Solution gives residents access to more public information
State Reps. Daire Rendon and Vanessa Guerra, who are spearheading the plan, said Michigan is one of just two states that still exempts its governor, lieutenant governor and the Legislature from sunshine laws. The House solution would remove these exemptions and make the government more accountable to the people of Michigan.
“The House sent a powerful message last session when we unanimously approved a similar government transparency plan,” said Rendon, R-Lake City. “I was disappointed to see the package die without reaching the governor’s desk, but we’re not giving up. Making government more transparent continues to be a top priority, and reintroducing the plan on the first day of the new session demonstrates our commitment to getting this done.”
The transparency plan will subject the Legislature to a new Legislative Open Records Act (LORA) and the governor and lieutenant governor to the provisions of the Freedom of Information Act (FOIA).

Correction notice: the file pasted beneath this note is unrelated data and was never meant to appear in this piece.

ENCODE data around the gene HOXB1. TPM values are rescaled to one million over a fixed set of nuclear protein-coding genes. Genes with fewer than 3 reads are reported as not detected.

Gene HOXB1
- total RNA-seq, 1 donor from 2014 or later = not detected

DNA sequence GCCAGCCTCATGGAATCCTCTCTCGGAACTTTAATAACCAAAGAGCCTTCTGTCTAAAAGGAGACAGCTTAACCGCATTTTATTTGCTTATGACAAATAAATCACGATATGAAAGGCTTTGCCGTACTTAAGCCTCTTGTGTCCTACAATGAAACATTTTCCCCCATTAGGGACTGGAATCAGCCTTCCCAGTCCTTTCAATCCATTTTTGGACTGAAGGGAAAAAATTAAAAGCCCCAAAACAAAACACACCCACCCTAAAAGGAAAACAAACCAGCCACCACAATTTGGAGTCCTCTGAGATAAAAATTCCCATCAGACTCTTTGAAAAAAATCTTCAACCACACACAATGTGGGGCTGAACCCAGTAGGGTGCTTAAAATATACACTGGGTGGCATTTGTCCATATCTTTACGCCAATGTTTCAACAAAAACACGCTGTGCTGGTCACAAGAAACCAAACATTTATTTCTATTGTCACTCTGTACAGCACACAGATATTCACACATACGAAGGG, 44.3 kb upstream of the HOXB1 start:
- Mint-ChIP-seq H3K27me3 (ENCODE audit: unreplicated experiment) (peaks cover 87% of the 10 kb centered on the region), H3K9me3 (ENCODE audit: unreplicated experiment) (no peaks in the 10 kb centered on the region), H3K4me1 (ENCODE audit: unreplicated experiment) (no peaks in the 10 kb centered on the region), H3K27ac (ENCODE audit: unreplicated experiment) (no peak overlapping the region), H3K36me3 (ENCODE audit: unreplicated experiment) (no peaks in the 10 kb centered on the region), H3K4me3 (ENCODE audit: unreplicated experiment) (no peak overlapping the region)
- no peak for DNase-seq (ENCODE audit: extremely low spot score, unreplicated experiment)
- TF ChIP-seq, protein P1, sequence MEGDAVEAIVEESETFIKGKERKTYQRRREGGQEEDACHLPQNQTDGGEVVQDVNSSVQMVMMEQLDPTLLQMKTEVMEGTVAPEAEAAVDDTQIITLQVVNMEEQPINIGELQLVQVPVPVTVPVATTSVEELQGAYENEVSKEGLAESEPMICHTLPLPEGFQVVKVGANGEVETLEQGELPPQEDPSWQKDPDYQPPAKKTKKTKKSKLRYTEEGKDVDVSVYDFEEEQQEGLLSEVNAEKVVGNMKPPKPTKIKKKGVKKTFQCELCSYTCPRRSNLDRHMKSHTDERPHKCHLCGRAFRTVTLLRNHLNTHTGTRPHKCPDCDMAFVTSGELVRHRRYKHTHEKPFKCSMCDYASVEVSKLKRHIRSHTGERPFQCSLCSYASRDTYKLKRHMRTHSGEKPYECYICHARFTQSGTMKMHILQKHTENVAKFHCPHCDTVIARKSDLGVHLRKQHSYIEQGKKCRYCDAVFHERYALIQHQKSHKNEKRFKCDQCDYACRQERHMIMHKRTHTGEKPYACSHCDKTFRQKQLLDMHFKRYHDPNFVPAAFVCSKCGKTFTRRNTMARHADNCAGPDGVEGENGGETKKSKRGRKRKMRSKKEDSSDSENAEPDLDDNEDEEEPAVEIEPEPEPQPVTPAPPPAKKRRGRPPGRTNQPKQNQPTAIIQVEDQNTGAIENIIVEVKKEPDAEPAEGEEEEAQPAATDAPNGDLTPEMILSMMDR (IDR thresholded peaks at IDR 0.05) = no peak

“Michigan has ranked dead last in the nation for transparency and accountability for a while now, and we’re determined to change that,” said Guerra, D-Saginaw. “This package – and the bipartisan way it was developed – sends a clear message to the people of Michigan that the era of complacency in government is over. Democracy should belong to the people, and this legislation is another opportunity for us to prove that.”
Just like some documents containing sensitive personal information are exempt from disclosure by local governments under the current FOIA law, the new LORA will exempt some records, including letters to and from people in the district, human resources files, and ongoing legislative investigations or lawsuits.
The plan, laid out in House Bills 4007-16, has been referred to the House Government Operations Committee for consideration.